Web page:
FILM REVIEW: The Grand Budapest Hotel, (2014)

“It’s delightful,It’s delicious, It’s delirious It’s delectable, It’s

dilemma

It’s

de limit

, It’s deluxe It’s de-lovely”

 THE-GRAND-BUDAPEST-HOTEL-elevator-scene

THE-GRAND-BUDAPEST-HOTEL-elevator-scene

   Thank you Cole Porter. The Grand Budapest Hotel is all of these things. Wes Anderson

has

proved himself to be as smooth as glass, as breezy as a zephyr, as sophisticated

and

as archly witty as Porter himself. From the beautifully designed pastel-hued hotel

exterior

with its wedding cake embellishments

to

the

too

-picture perfectly shaped and

placed

trees on the mountaintop location Anderson plays with scale, color, and depth of field to create a totally fairy tale quality.

   The time frame is between the wars - an imaginary country somewhere in

middle

Europa. The characters are very much caricatures - all good or all bad, victims or

villains

. The exception being Ralph Fiennes as M. Gustave, the

legengdary

concierge of

the

legendary Grand Budapest Hotel, who plays his character as a mix of a fey rakish

dandy

and Hercule Poirot. He veers between a posh elegant accent and formal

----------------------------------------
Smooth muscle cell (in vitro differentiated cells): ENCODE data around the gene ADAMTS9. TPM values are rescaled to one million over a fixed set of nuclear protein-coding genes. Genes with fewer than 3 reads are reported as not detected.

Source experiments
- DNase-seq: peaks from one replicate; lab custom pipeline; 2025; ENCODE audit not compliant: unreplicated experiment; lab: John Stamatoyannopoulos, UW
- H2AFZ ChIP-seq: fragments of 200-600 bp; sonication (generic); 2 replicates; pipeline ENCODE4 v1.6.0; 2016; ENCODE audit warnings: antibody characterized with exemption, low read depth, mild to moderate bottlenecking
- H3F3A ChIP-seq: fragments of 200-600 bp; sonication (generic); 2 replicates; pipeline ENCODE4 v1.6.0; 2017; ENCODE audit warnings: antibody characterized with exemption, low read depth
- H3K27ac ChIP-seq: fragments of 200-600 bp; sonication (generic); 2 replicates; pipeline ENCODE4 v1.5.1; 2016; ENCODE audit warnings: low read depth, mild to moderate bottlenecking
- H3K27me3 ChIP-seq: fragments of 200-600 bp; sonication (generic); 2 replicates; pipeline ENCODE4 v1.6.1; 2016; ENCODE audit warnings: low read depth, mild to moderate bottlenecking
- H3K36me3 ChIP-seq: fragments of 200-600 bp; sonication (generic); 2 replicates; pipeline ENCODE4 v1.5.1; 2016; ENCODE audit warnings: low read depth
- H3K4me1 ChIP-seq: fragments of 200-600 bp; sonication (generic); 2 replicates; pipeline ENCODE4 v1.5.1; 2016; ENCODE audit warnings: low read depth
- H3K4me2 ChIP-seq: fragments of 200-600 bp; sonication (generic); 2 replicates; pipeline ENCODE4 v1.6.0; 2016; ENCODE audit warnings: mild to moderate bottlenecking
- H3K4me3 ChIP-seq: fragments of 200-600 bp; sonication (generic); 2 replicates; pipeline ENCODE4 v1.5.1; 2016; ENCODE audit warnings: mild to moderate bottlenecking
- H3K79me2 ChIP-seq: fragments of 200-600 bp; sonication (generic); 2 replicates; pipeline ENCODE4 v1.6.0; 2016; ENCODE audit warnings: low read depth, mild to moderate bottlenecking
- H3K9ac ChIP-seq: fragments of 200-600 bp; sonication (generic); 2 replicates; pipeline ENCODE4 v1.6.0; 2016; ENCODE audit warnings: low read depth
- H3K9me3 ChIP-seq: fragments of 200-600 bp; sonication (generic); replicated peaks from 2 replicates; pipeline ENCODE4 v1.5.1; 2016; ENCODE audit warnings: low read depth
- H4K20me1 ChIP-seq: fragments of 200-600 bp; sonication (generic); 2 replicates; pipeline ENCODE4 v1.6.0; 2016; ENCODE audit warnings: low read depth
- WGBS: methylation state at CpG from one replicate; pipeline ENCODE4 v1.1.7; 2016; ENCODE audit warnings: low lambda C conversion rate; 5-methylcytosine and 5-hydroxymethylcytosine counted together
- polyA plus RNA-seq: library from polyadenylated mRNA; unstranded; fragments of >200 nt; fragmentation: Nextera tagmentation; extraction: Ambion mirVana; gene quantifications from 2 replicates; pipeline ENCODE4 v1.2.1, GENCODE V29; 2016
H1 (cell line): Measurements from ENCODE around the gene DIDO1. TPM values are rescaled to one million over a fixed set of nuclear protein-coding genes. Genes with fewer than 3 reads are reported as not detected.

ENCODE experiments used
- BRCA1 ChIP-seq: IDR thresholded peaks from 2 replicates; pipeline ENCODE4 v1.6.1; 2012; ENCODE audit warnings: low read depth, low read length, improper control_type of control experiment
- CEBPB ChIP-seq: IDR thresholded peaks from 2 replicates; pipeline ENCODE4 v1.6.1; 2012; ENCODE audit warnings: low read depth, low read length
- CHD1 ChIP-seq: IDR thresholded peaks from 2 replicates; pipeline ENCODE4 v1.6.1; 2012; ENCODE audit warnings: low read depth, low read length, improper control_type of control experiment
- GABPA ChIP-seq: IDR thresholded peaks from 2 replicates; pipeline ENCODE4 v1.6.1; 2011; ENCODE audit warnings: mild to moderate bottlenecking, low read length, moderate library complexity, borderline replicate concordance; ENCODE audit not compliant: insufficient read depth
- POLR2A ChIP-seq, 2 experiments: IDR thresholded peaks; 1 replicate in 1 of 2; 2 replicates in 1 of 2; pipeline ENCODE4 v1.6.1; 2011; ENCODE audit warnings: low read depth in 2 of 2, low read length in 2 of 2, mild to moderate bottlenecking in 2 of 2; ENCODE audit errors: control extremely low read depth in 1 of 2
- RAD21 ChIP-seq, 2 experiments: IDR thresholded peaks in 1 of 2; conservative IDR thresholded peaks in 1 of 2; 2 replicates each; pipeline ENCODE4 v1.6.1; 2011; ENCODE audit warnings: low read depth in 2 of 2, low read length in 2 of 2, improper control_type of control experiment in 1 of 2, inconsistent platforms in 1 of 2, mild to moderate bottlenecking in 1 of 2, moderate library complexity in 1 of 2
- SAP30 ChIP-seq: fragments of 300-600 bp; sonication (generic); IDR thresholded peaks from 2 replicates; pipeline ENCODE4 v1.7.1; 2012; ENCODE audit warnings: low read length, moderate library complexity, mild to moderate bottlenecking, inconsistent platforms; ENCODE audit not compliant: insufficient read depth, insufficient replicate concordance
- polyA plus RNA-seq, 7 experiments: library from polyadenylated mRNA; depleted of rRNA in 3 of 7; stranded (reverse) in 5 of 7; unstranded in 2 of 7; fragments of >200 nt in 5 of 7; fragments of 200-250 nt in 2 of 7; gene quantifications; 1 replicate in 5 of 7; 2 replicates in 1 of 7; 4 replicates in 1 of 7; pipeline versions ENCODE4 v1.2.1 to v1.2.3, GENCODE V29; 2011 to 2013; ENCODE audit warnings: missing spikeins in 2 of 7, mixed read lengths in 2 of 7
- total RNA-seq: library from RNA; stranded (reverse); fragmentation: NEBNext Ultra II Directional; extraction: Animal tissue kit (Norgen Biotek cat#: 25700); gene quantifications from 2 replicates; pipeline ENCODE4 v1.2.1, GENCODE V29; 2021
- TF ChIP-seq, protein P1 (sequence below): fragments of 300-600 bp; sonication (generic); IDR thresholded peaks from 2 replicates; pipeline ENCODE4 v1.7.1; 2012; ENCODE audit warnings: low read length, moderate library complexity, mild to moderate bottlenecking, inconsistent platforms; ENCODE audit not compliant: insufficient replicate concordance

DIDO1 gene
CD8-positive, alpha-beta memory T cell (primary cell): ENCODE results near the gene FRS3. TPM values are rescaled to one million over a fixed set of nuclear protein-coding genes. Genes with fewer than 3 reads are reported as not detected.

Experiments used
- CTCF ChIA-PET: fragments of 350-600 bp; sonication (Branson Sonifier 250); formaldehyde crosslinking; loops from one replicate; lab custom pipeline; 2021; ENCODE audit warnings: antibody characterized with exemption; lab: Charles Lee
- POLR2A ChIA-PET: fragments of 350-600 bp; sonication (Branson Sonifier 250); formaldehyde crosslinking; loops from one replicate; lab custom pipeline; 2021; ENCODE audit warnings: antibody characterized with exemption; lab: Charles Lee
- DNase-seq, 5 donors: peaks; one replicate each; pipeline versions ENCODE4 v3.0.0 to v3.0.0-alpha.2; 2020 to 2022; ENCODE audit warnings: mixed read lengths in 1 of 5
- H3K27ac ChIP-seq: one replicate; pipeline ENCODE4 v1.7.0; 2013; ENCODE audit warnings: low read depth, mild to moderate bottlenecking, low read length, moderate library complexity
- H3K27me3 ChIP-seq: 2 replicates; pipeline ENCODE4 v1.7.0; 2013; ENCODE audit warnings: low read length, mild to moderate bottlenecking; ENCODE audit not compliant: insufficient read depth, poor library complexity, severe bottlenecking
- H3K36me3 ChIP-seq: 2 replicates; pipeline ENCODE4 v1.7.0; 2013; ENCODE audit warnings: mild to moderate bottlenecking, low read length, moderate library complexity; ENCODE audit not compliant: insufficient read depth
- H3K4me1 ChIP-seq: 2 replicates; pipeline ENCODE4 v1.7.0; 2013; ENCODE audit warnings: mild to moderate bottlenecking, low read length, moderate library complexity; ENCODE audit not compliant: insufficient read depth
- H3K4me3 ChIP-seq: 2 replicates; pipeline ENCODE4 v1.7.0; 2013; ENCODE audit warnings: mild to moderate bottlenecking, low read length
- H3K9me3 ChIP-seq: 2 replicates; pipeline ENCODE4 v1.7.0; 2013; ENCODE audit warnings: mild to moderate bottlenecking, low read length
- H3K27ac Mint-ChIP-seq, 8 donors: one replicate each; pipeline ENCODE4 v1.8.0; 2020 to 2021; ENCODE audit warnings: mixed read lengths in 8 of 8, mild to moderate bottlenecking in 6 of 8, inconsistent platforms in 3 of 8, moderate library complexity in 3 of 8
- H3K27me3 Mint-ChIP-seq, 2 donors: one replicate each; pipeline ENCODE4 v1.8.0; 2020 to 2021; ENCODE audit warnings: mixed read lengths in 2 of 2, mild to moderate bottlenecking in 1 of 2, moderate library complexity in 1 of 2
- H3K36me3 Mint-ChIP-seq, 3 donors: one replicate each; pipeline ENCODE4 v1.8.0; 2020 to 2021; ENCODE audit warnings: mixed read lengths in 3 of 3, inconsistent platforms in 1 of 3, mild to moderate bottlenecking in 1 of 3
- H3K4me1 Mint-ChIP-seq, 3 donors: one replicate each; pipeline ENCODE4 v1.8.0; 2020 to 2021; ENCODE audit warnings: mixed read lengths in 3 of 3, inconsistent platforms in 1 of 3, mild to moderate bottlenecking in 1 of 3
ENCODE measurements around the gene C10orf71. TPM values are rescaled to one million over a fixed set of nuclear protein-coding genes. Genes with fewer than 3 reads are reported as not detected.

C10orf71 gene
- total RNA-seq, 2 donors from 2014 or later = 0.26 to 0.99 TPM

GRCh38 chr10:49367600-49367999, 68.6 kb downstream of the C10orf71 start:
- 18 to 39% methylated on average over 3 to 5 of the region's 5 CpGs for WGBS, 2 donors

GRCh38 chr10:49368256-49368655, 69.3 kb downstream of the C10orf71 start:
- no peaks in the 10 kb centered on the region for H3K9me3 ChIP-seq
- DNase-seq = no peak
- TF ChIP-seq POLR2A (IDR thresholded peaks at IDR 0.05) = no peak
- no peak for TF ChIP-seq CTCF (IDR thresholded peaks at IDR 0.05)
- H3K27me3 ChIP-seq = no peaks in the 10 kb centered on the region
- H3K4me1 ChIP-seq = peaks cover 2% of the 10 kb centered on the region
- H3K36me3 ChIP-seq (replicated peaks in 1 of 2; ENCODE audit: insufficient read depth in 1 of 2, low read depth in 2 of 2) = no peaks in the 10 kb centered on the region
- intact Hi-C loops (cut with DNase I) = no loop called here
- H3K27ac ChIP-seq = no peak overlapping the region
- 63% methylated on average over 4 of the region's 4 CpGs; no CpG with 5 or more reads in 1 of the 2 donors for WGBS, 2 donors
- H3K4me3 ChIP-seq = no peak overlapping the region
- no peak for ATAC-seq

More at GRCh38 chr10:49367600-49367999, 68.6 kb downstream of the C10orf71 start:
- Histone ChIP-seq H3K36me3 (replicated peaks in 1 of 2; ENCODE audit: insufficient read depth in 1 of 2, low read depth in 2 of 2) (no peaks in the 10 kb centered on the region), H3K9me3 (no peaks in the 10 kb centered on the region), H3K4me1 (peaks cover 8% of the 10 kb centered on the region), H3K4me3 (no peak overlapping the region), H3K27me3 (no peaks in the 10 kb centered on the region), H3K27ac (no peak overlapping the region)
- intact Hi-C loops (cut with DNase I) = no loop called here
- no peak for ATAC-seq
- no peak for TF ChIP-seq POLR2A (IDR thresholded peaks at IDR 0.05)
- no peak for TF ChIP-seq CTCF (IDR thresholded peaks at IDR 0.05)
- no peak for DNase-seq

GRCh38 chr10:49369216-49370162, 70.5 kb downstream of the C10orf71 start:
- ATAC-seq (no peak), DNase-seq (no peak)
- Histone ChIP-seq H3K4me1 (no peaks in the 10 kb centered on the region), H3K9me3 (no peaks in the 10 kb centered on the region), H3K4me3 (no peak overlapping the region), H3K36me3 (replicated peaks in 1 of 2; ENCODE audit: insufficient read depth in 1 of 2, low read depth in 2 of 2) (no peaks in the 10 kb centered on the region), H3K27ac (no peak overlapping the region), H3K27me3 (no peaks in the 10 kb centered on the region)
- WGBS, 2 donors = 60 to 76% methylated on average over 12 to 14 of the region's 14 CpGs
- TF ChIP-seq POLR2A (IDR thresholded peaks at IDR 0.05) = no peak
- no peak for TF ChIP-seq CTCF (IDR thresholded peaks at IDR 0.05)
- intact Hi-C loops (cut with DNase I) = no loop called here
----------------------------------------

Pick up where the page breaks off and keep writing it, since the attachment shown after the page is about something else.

verbiage

and jarringly contemporary

louche

pronouncements like “She was dynamite in

the

sack”. Willem Defoe as an arch-fiend (think Odd Job) is completely over the top. Saoirse Ronan as the pure and innocent Agatha is as winning as Tilda Swinton, the

spoiled

,

uber

rich, aging grand dame, Madame DeGoffe

und

Taxis is not. Adrien Brody

as

Dmitri, her

smarmy

, greedy, conniving heir is pure Boris Badenov (Rocky and Bullwinkle). There is a huge cast of well-known actors who portray their characters with finely-tuned tongue-in-cheek performances and eccentric accents.

   It is a madcap tale in the tradition of Irving Thalberg’s 1932 Grand Hotel, which won the Best Picture Academy Award that year. There is a murder, art theft, romance, military

interventions

, a jailbreak and a chase scene across snowy mountains which involves ski

lifts

and a toboggan. Told with sly humor and so much attention to detail on every level

that

it keeps one in a delighted state of awe at the endless creativity which has been

brought

to bear in the production. In short, it is a glossy confection which lives up to all

of

the d-words of Cole Porter.

Review

by Belle McIntyre

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